The first time I had sherry was late October 2009: I’d taken a red eye from LAX to Lisbon where I was whisked off to check in and dash down to dinner at the European Wine Bloggers Conference as the guest of Enoforum. As I tucked in to plentiful Portugeuse food and wine, I saw a few familiar faces from the Wine Bloggers Conference and met new folks who filled me in on what I’d missed on the first day.
That first day included a seminar led by Esteban Cabezas on the fortified wine from Jerez made from white grapes known as sherry, a topic I knew nothing about. When he learned this, he offered to school me. As I was seriously jet lagged, later meant the wee hours of the morning local time but was early for me (or late or who knows because jet lag). We gathered samples and he loaded the power point and away we went into the dark hole that is the solera system of aging wine into sherry. In brief, each year some is removed, and over time, the wine is transferred from one barrel to another which combines older sherry with younger acquiring a new name along with distinct qualities depending on exposure to air which oxidizes it or by its flor (yeast). Read more about the process of making sherry here. His power point was punctuated with a tasting– and that’s when I fell in love with sherry… more about you can read here in a Quest for Sherry One and Two.
According to wikipedia, there are seven kinds of sherry:
- Fino: The driest and palest of the traditional varieties of Sherry is aged in barrels under a cap of floryeast to prevent contact with the air.
- Manzanilla: This especially light variety of Fino Sherry is made around the port of Sanlúcar de Barrameda.
- Manzanilla Pasada: This Manzanilla has undergone extended aging or has been partially oxidized, giving a richer, nuttier flavor.
- Amontillado: First aged under flor and then exposed to oxygen, this sherry is darker than a Fino but lighter than an Oloroso.
- Oloroso: Aged oxidatively for a longer time than a Fino or Amontillado, this sherry is a darker and richer wine with alcohol levels between 18 and 20%.
- Palo Cortado This is initially aged like an Amontillado for three or four years, then develops closer to an Oloroso by accident when the flor dies, or when the flor is killed by fortification or filtration.
- Jerez Dulce (Sweet Sherries) are made either by fermenting dried Pedro Ximénez (PX) or Moscatel grapes, which produces an intensely sweet dark brown or black wine, or by blending sweeter wines or grape must with a drier variety.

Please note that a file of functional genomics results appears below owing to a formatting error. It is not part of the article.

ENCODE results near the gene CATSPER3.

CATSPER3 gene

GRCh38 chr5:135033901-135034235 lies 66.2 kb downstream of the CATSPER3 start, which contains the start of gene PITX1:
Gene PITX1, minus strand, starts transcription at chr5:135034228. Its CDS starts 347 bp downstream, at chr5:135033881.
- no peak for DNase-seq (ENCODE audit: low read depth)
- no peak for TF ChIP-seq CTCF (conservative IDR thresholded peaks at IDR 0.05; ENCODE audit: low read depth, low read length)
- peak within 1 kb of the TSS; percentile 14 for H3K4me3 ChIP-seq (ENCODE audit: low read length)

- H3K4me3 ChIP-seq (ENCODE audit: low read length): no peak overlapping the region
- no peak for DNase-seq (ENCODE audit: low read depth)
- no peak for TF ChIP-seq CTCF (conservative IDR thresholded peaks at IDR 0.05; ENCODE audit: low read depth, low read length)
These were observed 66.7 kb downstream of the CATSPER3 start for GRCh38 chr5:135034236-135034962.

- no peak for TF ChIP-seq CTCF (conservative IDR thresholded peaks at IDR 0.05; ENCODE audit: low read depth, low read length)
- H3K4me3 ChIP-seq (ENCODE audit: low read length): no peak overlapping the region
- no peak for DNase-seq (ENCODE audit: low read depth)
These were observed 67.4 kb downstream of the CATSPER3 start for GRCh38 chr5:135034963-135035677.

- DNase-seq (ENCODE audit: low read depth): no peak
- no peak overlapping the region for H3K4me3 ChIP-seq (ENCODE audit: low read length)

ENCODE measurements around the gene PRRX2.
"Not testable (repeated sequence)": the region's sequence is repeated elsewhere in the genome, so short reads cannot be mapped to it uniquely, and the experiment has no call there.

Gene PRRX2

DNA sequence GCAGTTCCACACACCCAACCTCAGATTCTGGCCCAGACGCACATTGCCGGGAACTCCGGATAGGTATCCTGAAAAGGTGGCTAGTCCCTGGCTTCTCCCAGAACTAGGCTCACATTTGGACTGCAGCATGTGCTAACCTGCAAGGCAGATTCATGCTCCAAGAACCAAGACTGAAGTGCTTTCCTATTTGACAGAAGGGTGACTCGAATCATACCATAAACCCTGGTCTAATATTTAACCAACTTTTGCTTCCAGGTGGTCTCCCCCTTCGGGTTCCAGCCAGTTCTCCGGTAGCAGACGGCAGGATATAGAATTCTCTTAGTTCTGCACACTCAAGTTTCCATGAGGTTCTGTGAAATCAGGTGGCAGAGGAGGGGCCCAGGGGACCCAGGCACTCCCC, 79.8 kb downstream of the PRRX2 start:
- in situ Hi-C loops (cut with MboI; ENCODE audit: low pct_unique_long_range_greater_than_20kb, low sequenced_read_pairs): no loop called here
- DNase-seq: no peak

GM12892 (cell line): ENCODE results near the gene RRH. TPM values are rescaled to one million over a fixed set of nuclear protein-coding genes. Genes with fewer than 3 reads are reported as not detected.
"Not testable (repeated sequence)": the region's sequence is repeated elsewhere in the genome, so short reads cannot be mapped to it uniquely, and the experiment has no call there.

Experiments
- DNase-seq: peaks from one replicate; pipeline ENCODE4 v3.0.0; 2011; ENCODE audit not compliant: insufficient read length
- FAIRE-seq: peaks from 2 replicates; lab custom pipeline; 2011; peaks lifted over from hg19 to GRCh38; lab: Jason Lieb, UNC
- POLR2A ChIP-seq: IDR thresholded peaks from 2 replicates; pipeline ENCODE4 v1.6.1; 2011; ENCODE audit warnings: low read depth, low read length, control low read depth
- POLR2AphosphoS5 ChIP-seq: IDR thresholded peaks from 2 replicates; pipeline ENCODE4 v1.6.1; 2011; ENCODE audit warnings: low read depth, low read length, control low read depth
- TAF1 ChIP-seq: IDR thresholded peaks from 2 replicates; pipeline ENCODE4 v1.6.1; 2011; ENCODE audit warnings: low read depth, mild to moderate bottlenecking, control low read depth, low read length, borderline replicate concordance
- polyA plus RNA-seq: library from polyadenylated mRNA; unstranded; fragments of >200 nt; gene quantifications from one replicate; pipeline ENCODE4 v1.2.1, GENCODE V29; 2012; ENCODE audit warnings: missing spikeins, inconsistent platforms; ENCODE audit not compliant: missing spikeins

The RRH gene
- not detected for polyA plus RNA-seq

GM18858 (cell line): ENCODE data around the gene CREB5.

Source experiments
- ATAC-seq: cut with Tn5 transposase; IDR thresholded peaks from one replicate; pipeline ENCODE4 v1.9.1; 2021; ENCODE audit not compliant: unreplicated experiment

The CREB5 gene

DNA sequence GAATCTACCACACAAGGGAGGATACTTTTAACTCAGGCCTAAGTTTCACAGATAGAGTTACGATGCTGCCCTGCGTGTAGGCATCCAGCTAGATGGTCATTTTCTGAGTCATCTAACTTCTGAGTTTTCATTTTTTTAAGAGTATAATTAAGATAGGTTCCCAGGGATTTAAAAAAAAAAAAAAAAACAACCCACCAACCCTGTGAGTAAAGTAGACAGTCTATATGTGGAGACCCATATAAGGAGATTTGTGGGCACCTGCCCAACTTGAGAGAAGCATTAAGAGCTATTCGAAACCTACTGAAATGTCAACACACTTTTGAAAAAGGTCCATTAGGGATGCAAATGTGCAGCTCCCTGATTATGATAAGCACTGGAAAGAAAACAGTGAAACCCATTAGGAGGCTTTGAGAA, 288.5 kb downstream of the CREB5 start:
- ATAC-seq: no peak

To celebrate #SherryWeek I was sent two samples of sherry last year and again this year for my review consideration:
Because I had heard of Harvey’s Bristol Cream but never had it before, I opened it first after dinner one evening. I had no preconceived notions — but I found it easy to enjoy and a great alternative to dessert.
First, there’s no cream in it. This is not like Baliey’s or other “cream’ drinks. Instead, cream refers to the creaminess on the palate– creamy like a caramel can be creamy or an oaky chardonnay can be buttery.
Second, it is made from a blend of three of the methods mentioned above: Oloroso so it’s rich and sweet plus Fino and Amontillado for florals and character.
Third, it is a blend of two grapes: 80% Palomino, 20% Pedro Ximenez. Before phylloxera, over one hundred varieties of grape from Spain went into the production of sherry, today these are the primary grapes along with Moscatel.
Serving: Drink it cold; the table will turn color to let you know! Try it neat or on the rocks with a twist of citrus. Pairs well with desserts from lemon cake to chocolate pie to chocolate covered almonds. It’s sweet so yep, for those people who want to pair chocolate and wine, go for it. I love Belgian chocolates with Oloroso so I bet they’d work well with this.
FUN FACT: Harvey’s Bristol Cream is the most popular sherry in the world.
Because I liked the Harvey’s Bristol Cream so much, I decided next to check out the Tio Pepe. Big mistake to taste it AFTER. The Tio Pepe is a Fino and made from 100% Palomino. So it’s is SUPER DRY and complex, not rich and sweet.
First, think of this 100% palomino as a white wine that is made in an unusual way.
Second, it may surprise you– if you’ve never had dry sherry before, be prepared You may love it or you may need to give it another chance when your palate is different.
Third, drink it fresh. Drink it soon. Drink it up. Many people keep sherry (and port for that matter) around for too long. You will lose the subtle character.
Serving: Keep it in the fridge and drink it well chilled. Again, think white wine which basically this is. Serve it in a small white wine glass and pair it with white fish and salads with a vinaigrette like you would a dry white wine or with almonds, olives, ham. For tomorrow’s dinner, I’m going to check the recipes here on the Tio Pepe site for inspiration.
FUN FACT: Tio Pepe’s is the number one selling Fino sherry in the world.
Happy #SherryWeek! Cheers!